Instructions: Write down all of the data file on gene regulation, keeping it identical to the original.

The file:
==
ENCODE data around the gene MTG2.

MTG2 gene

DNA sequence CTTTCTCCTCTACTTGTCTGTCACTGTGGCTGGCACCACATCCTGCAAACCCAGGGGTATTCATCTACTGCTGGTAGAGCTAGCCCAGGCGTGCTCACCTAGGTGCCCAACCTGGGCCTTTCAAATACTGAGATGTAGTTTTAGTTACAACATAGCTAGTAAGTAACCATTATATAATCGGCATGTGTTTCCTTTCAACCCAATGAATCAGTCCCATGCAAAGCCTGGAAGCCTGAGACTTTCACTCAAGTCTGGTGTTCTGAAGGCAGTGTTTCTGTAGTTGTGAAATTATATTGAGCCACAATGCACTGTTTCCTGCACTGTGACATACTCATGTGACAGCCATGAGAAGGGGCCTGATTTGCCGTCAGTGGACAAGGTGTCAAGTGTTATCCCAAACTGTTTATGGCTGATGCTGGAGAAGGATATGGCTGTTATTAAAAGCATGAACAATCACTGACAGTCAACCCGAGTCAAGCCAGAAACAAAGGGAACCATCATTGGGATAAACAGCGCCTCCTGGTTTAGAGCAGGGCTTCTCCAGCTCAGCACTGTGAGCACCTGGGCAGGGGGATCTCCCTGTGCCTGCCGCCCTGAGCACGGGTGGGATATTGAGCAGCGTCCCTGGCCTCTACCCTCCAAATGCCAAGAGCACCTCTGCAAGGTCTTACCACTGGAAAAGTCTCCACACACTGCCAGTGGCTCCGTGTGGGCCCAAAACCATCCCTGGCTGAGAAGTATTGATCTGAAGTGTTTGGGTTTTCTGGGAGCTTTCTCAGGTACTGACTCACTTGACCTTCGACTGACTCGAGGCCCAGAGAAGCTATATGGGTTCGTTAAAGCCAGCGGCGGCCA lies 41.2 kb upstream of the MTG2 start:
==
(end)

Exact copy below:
ENCODE data around the gene MTG2.

MTG2 gene

DNA sequence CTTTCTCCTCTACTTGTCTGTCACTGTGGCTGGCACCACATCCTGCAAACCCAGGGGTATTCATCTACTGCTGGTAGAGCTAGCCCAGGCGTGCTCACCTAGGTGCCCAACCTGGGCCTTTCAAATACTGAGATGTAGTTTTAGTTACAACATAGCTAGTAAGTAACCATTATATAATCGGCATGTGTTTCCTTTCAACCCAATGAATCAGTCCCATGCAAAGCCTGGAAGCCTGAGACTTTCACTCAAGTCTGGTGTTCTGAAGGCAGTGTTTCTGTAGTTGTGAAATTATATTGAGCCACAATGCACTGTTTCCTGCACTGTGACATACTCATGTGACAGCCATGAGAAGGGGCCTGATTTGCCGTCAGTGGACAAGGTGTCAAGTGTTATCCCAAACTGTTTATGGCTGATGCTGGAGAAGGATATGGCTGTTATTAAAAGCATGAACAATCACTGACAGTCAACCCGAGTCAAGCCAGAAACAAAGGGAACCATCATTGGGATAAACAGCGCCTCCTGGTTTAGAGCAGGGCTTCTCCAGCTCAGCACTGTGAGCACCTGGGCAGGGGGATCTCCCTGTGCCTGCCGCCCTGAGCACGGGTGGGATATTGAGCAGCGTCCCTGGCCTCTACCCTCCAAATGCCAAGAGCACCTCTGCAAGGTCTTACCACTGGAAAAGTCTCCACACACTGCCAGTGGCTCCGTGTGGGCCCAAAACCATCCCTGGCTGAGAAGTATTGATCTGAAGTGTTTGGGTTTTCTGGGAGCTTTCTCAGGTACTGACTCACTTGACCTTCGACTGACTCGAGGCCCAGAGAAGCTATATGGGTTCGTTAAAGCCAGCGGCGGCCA lies 41.2 kb upstream of the MTG2 start: